Debut game was awarded to Upper One Games and E-Line Media for their sombre tale Never Alone (Kisima Ingitchuna); bringing to life some lesser known Alaskan folklore with bleak but beautiful set-pieces. Playing as Nuna and her arctic fox, you must use the characters in harmony to complete various puzzles and platforms; the game really shines in its storytelling which is why it was also nominated in the Story category but the studio has given us a strong Debut game and we are looking forward to their future.
When placed against heavyweights such as Call of Duty: Advanced Warfare, Minecraft, Destiny, Mario Kart 8 and Titanfall for the title of best Multiplayer; you would think that you would not have a chance but this year Blizzard’s Hearthstone: Heroes of Warcraft beat them all. With over 25 million registered users as of January 2015, this multiplayer card game has shown its worth amongst some more mainstream titles. Overall this year, Hearthstone was nominated for 3 awards losing out to Monument Valley (Mobile and Handheld) and Middle Earth: Shadow of Mordor (Game Design) with its unique game-play elements and the innovative Nemesis system incorporating the traditional Tolkien-esque storytelling we all expect.
With several visits to the BAFTAs balls, Minecraft goes away with the Family Award for its console edition; the game has been nominated a few times over its lifespan with Notch himself receiving Special recognition in 2012. The universal love of this game has spanned over half a decade, numerous ports and variations even to its very own convention (MineCon) and Lego line; it is easy to see why they won over other favourites like Little Big Planet 3 or Mario Kart 8.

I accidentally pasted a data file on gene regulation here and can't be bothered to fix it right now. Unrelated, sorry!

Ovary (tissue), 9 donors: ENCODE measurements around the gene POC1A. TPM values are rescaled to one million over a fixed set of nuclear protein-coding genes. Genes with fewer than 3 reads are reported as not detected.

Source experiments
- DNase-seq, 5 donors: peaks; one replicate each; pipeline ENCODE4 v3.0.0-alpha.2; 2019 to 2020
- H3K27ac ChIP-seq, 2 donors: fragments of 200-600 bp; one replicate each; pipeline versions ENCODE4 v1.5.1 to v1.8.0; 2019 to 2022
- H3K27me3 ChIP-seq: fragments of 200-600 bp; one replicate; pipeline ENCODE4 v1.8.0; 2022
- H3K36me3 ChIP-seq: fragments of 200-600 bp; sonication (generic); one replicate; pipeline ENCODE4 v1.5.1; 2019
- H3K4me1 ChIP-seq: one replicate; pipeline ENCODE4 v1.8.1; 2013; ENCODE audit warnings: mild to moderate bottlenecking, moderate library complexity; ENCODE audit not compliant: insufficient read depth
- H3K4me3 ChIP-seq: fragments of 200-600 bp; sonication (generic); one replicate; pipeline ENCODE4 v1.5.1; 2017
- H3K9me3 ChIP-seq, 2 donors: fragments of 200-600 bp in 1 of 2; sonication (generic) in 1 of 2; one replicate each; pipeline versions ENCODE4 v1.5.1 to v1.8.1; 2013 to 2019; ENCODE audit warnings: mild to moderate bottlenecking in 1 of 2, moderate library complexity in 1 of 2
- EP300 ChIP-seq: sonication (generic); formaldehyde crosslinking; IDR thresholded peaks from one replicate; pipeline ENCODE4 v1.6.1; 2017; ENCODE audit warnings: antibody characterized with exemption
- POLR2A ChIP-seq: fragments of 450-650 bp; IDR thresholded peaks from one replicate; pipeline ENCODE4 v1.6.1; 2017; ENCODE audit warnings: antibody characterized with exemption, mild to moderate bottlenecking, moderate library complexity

Far Cry 4 won for Music but I’ve never noticed when playing, I tend to be too busy killing elephants. Sport was given to OlliOlli which is probably more accessible to the wider gaming public that games which scream either FOOTBALL or VEHICLES at you before you have even taken it off the shelf.
Persistent Game went to League of Legends which confused me a little as I thought the persistent would mean the game is never out of my face; be it on Twitch, YouTube or just adverts in general but according to the good folks at the BAFTAs it covers “games that make use of the internet to provide an evolving experience through updates, connected and on-going worlds, multiplayer and other features.”
To me this game fits more into the Sports category, I know that traditionally it is reserved for video game versions of well-known athletic activities but with the rise of e-sports and the following it has gathered over the past few years, maybe the category needs to evolve.
The final award went to a brand new studio called Overly Kinetic, they won the BAFTA Ones to Watch for their piece Chamara. Chambara is a stealth-deathmatch supporting local multiplayer where you much utilize the dark and the light in this minimalistic landscape to hunt and hide from your adversaries. This is a studio to look out for, you can download Chambara from their website for free.
What do you think about this years winners? Let us know down in the comments below or in the Big Red Barrel forums.
Tags: 4J Studios, Activision, Alien: Isolation, Ashley Johnson, BAFTA, BAFTA Gaming, Blizzard, British Academy Game Awards, Bungie, Chambara, Creative Assembley, Destiny, E-Line Media, Far Cry 4, Hearthstone: Heroes of Warcraft, League of Legends, lumino city, Microsoft Studios, Middle-Earth: Shadow of Mordor, Minecraft, Minecraft: Console Editions, mojang, Monolith, Monolith Productions, Monument Valley, naughty dog, Never Alone, Never Alone (Kisima Ignitchuna), Nordic Games, OLIOLI, Overly Kinetic, Riot, Riot Games, Roll7, sega, Shadow of Mordor, Sony, Sony Computer Entertainment Europe, state of play, The Astronauts, The Creative Assembly, The Last of Us, The last of us: Left behind, The Vanishing of Ethan Carter, Ubisoft, Upper One Games, Ustwo Games, Valiant Hearts, Warner Bros. Interactive Entertainment